There is ample evidence that a significant number of people in the U.S., and around the world, require a modified, accessible internet experience:
The Centers for Disease Control and Prevention (CDC) has identified that 61 million Americans, or 26%, live with some type of disability. It is for these people that the ADA was signed, and supporting measures put in place to ensure compliance.
The World Wide Web Consortium (W3C) develops standards for the web, including CSS and HTML. This body has a Web Accessibility Initiative (WAI). This initiative publishes guidelines and recommendations site publishers should use to make their content more accessible to people with disabilities.
International Web Content Accessibility Guidelines (WACG) were first established in May of 1999. They provide recommendations for making websites accessible to a wide range of people, including those with blindness and low vision, learning disabilities and cognitive limitations, deafness and hearing loss, photosensitivity, speech disabilities, limited movement, and combinations of these disabilities.
The first version of WCAG included the following:
Accessible design themes, including graceful transformation as well as easy-to-understand and navigate content.
The provision of equivalent alternatives to visual and auditory content.
Not solely relying on color.
Using markup and style sheets.
Clarifying the use of natural language.
Creating tables that gracefully transform.
Ensure that new technological features gracefully transform.
User control of time-sensitive changes in content.
Direct access to embedded UIs (user interfaces).
The provision of context information.
The provision of orientation information.
The provision of clear navigation mechanisms.
Clear and simple documents.
WCAG standards are, by nature, not technology-specific. The statements are written to be testable. There are also educational and technical materials to aid implementation.
Since the first versions of WCAG, the foundational components have remained the same, but additional standards have been developed to cover new technology or clarify standards. Here are some of the milestones and history of web content accessibility guidelines.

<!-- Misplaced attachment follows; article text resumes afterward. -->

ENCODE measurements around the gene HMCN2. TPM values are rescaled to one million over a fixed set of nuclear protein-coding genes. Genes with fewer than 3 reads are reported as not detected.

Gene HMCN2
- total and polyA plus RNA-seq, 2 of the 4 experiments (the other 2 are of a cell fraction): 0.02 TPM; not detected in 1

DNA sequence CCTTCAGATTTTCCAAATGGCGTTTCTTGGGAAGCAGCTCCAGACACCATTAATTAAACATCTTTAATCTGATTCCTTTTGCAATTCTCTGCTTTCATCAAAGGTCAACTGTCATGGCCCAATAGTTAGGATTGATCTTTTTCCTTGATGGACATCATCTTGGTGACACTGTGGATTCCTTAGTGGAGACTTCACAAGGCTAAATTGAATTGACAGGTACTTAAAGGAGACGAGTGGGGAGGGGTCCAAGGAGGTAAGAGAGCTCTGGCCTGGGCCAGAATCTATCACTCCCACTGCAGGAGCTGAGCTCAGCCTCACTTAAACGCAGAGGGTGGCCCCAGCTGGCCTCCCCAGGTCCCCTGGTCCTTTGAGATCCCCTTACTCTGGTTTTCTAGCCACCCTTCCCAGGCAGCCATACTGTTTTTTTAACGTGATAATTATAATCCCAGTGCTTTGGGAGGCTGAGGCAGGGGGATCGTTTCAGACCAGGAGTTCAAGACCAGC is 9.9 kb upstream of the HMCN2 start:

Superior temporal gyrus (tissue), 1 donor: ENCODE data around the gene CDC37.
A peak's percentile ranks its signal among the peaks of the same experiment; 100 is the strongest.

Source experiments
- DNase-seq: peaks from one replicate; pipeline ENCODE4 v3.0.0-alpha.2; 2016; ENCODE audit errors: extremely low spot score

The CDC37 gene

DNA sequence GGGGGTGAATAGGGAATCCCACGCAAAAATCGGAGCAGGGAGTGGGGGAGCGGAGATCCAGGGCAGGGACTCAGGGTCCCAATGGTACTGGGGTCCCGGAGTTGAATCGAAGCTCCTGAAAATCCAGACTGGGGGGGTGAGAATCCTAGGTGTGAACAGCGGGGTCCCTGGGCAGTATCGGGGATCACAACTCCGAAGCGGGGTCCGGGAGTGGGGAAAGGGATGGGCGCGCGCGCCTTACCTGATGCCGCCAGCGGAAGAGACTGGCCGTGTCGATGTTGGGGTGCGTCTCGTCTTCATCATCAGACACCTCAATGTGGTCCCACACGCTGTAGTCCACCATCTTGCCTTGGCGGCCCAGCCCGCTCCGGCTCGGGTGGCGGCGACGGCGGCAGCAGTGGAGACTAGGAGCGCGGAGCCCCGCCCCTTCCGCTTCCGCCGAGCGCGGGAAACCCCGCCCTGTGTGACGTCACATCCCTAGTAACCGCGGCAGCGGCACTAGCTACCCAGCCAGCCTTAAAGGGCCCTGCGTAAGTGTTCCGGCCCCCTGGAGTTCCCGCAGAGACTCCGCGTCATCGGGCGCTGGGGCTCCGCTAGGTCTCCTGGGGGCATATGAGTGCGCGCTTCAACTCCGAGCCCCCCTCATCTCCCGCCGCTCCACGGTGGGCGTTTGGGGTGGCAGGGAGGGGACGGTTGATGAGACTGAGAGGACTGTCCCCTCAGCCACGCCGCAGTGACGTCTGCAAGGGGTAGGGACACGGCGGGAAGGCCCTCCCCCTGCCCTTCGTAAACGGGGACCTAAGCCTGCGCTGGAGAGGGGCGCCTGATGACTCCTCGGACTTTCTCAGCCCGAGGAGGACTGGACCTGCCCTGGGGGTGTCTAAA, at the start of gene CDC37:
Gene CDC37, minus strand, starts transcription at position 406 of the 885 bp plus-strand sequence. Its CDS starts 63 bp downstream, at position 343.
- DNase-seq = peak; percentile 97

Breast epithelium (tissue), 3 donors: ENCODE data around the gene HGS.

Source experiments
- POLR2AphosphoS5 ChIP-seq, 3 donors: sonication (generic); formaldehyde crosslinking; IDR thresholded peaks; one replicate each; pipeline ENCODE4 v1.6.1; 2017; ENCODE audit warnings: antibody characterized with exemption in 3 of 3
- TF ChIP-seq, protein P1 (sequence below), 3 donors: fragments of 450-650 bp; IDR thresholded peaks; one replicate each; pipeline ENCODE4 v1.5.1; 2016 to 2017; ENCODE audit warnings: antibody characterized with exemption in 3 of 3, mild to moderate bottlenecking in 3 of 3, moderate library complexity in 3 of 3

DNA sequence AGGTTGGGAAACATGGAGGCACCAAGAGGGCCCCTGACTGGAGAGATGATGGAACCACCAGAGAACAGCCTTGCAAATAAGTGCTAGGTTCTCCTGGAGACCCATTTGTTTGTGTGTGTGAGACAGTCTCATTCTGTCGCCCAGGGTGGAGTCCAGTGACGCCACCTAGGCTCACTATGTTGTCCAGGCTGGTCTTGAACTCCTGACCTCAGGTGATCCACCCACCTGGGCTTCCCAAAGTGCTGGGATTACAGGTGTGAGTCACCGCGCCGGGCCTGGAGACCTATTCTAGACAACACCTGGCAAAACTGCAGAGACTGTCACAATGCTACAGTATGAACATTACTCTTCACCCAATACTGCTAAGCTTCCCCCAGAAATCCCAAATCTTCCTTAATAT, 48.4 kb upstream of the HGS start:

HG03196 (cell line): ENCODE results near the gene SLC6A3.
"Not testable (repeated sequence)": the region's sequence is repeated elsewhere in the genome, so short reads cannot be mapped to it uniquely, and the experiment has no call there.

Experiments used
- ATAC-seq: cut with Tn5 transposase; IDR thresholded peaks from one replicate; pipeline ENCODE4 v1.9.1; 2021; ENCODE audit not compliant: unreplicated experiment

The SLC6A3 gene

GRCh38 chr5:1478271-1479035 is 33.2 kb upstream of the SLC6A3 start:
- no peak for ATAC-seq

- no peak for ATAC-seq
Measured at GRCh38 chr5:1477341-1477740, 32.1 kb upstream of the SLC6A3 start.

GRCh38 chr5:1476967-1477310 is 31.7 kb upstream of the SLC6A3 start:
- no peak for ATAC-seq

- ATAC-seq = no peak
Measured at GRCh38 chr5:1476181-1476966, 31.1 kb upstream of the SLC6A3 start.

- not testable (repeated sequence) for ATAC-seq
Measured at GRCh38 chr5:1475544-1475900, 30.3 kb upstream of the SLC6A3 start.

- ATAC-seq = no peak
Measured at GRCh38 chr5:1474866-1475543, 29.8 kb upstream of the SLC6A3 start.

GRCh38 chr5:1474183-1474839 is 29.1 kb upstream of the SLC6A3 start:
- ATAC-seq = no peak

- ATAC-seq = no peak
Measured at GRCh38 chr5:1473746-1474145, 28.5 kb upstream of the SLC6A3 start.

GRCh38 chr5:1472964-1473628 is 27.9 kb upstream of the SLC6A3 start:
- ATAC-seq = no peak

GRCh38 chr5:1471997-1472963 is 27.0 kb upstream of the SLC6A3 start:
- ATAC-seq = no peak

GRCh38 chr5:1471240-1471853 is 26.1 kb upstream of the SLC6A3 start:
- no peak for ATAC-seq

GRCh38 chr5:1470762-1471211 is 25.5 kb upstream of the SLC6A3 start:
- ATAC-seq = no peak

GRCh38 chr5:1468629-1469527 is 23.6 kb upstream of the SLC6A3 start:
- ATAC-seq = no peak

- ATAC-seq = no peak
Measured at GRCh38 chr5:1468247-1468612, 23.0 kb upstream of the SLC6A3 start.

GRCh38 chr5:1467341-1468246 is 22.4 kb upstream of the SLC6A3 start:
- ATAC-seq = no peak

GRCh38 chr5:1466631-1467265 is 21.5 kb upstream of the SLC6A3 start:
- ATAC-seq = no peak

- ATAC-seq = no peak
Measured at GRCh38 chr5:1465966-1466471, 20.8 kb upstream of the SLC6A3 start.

In 2008, WCAG 2.0 was released. It included previous guidelines but specifically addressed four areas:
- Text alternatives for non-text content, including the ability to change non-text content into large print, speech, symbols, braille, or simpler language.
- Alternatives to time-based media.
- Simpler layouts that don’t compromise structure or information.
- Foreground and background separation to make it easier for users to hear and see content.
- All functions are available to use with a keyboard.
- All users have enough time to read through and then use content.
- Content is not designed in a way that could cause seizures.
- Users are given more help in navigating, finding, and orienting themselves on a site.
- Text is easy to read and understand.
- Web pages appear in predictable ways and operate in predictable ways.
- Users can avoid making mistakes or correct their mistakes.
- Compatibility with user agents and assistive technologies is maximized.
In 2018, WCAG 2.1 was released. It also kept all previous guidelines but added more detail on the four areas specifically addressed in WCAG 2.0. Here were some of the updated areas of guidance:
- Perceivable updates
- Guidelines for prerecorded and live time-based media, including captions, extended audio descriptions, audio-only options and more.
- Adaptable updates, including information and relationships, sensory characteristics, orientation, and meaningful sequences.
- Distinguishable uses of color, contrasts (minimum and enhanced), images of text, content on hover, content on focus, text spacing, reflow, and more.
- Operable updates
- Keyboard accessibility, including no keyboard trap and keyboard no exceptions.
- Enough time: adjustable timing, no timing, re-authenticating, timeouts, interruptions, and more.
- Physical reactions to cover animation from interactions.
- Navigable standards, including page titles, focus order, bypass blocks, multiple ways, focus visible, location, section headings, and more.
- Input modalities, including pointer cancellation, pointer gestures, motion actuation, target size, and more.